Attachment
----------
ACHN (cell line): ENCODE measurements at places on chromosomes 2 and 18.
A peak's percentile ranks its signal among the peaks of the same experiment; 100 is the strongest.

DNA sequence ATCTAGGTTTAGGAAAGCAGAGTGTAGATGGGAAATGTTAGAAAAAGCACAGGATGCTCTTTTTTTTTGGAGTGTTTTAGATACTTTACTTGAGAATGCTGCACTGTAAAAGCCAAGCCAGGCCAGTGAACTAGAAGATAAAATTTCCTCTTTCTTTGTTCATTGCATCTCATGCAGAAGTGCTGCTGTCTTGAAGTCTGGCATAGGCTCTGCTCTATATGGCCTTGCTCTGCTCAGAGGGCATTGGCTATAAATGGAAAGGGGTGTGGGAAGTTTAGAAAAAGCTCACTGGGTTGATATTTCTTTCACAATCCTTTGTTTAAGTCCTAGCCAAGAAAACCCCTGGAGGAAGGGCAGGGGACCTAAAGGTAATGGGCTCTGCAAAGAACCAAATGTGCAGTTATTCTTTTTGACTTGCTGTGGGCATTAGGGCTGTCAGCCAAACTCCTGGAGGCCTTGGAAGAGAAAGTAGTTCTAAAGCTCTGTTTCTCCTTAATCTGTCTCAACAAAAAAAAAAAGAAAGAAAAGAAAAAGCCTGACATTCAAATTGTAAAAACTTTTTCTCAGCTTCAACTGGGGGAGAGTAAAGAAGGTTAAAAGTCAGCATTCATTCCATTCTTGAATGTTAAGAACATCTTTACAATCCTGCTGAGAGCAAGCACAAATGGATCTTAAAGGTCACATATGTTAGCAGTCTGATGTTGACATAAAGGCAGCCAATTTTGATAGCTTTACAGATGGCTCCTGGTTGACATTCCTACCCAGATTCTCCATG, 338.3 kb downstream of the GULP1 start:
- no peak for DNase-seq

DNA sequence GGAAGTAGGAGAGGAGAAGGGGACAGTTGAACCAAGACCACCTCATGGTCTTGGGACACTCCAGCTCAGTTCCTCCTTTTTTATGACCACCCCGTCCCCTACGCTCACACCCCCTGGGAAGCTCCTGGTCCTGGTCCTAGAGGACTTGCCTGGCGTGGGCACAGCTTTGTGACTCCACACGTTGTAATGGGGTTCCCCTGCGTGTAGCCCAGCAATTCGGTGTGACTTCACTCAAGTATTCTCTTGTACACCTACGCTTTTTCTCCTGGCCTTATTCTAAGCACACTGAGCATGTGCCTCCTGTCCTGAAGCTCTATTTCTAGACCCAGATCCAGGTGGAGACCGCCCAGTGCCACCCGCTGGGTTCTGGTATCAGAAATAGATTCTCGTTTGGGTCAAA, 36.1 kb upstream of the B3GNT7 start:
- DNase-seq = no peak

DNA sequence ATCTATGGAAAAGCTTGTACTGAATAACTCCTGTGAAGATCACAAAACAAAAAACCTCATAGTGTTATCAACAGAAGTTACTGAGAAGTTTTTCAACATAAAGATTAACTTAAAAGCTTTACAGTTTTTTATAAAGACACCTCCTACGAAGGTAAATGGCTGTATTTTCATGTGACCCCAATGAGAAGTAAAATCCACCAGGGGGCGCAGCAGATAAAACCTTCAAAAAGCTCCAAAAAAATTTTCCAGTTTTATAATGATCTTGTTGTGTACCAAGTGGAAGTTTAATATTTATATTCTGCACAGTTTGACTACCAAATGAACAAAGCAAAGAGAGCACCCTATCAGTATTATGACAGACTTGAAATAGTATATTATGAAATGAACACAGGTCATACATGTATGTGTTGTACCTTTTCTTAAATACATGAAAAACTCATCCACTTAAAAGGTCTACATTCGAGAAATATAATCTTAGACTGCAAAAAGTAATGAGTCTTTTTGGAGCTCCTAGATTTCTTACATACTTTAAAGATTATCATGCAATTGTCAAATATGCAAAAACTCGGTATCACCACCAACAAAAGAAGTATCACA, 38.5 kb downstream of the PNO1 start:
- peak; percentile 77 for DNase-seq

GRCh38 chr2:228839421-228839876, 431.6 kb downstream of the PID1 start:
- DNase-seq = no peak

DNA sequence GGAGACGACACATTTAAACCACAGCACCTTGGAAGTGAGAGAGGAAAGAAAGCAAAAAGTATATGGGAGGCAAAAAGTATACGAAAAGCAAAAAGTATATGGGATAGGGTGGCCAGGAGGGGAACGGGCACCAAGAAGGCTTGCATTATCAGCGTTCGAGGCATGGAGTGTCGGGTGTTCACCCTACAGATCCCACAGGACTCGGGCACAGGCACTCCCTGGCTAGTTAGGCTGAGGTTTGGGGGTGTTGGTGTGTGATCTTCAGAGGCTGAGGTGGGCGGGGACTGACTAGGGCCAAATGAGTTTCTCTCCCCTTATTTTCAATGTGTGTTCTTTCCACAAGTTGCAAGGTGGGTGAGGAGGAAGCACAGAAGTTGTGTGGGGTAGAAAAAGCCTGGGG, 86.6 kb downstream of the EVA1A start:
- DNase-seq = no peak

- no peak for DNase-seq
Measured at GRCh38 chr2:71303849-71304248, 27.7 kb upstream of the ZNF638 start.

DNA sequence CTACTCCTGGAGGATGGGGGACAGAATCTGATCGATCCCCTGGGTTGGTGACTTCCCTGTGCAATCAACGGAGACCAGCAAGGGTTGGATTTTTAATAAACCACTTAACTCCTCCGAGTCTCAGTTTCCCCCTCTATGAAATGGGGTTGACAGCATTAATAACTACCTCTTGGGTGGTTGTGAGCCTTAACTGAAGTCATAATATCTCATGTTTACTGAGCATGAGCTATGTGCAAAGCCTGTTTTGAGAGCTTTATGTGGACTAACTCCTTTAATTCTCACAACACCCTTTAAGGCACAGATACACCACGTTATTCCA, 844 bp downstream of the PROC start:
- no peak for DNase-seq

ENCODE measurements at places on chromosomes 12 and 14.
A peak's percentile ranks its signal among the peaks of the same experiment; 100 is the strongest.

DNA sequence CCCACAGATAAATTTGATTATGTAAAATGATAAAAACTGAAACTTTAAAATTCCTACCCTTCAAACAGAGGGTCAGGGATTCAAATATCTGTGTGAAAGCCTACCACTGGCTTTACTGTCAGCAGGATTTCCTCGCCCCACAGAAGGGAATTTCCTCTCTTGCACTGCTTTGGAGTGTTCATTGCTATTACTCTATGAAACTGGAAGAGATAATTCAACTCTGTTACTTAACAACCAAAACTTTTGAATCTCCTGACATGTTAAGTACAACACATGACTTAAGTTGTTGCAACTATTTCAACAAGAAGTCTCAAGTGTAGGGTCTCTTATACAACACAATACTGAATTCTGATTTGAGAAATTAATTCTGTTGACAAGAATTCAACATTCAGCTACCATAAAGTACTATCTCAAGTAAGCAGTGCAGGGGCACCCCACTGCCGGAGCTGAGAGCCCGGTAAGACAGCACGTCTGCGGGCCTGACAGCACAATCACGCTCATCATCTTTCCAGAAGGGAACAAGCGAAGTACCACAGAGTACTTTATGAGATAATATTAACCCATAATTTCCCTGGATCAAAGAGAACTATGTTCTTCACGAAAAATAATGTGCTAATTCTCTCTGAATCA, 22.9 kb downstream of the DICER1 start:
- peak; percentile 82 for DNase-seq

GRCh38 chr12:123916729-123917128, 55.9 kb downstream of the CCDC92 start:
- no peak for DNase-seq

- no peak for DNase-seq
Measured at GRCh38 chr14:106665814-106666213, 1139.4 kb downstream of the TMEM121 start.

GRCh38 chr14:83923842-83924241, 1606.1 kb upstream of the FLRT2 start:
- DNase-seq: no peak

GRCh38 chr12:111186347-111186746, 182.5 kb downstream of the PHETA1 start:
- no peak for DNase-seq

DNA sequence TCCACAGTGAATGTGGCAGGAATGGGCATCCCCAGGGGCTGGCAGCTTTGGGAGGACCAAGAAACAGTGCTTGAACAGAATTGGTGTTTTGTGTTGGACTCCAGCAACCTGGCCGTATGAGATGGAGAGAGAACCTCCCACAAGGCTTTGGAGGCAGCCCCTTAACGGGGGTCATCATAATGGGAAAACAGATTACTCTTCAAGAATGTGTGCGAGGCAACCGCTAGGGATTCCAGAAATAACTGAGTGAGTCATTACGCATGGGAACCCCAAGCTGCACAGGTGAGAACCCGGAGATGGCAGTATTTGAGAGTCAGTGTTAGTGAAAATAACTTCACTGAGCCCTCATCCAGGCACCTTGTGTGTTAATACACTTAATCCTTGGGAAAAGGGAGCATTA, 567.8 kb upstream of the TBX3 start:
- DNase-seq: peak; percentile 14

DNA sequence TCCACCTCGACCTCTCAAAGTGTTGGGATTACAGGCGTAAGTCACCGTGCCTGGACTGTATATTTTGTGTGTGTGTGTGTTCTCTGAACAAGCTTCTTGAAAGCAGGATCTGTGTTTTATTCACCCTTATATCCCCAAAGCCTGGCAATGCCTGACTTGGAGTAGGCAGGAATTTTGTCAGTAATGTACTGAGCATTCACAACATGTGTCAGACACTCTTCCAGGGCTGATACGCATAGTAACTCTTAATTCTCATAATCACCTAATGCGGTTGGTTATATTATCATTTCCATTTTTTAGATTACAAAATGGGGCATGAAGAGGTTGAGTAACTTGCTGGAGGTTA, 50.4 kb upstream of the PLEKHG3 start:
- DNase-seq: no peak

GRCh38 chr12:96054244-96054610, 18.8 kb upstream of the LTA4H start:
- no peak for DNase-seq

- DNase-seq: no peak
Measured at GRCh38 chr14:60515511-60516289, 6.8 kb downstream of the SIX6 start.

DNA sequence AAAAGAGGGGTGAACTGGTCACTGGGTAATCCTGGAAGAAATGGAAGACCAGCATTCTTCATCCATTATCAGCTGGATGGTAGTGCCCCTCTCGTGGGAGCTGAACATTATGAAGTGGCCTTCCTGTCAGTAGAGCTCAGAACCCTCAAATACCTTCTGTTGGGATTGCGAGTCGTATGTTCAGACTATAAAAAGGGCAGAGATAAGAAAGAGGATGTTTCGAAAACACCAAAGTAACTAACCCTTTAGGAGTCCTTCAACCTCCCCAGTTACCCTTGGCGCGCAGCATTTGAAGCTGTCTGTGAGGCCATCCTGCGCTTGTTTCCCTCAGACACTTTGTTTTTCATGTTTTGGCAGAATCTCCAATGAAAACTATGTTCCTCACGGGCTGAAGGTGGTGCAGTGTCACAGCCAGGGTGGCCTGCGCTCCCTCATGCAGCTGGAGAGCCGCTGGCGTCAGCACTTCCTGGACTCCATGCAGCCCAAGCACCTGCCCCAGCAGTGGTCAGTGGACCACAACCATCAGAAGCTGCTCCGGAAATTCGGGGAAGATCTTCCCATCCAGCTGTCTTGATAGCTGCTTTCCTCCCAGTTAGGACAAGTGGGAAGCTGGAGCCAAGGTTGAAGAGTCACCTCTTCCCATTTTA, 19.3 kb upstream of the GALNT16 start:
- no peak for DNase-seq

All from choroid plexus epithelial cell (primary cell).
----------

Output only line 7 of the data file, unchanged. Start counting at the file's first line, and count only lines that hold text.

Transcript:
DNA sequence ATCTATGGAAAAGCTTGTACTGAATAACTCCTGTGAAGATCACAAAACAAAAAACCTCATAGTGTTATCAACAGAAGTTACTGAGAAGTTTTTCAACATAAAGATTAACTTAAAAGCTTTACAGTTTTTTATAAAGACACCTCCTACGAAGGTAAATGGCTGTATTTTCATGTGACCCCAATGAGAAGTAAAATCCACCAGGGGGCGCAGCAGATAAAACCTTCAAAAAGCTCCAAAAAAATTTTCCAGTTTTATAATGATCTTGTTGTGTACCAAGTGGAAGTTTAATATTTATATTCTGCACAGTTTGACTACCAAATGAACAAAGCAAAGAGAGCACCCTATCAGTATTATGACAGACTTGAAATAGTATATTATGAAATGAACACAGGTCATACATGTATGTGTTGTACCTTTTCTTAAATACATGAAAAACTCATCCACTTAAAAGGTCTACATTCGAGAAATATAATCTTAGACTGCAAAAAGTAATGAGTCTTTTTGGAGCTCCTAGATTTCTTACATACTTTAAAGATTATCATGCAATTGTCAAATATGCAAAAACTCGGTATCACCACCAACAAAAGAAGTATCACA, 38.5 kb downstream of the PNO1 start: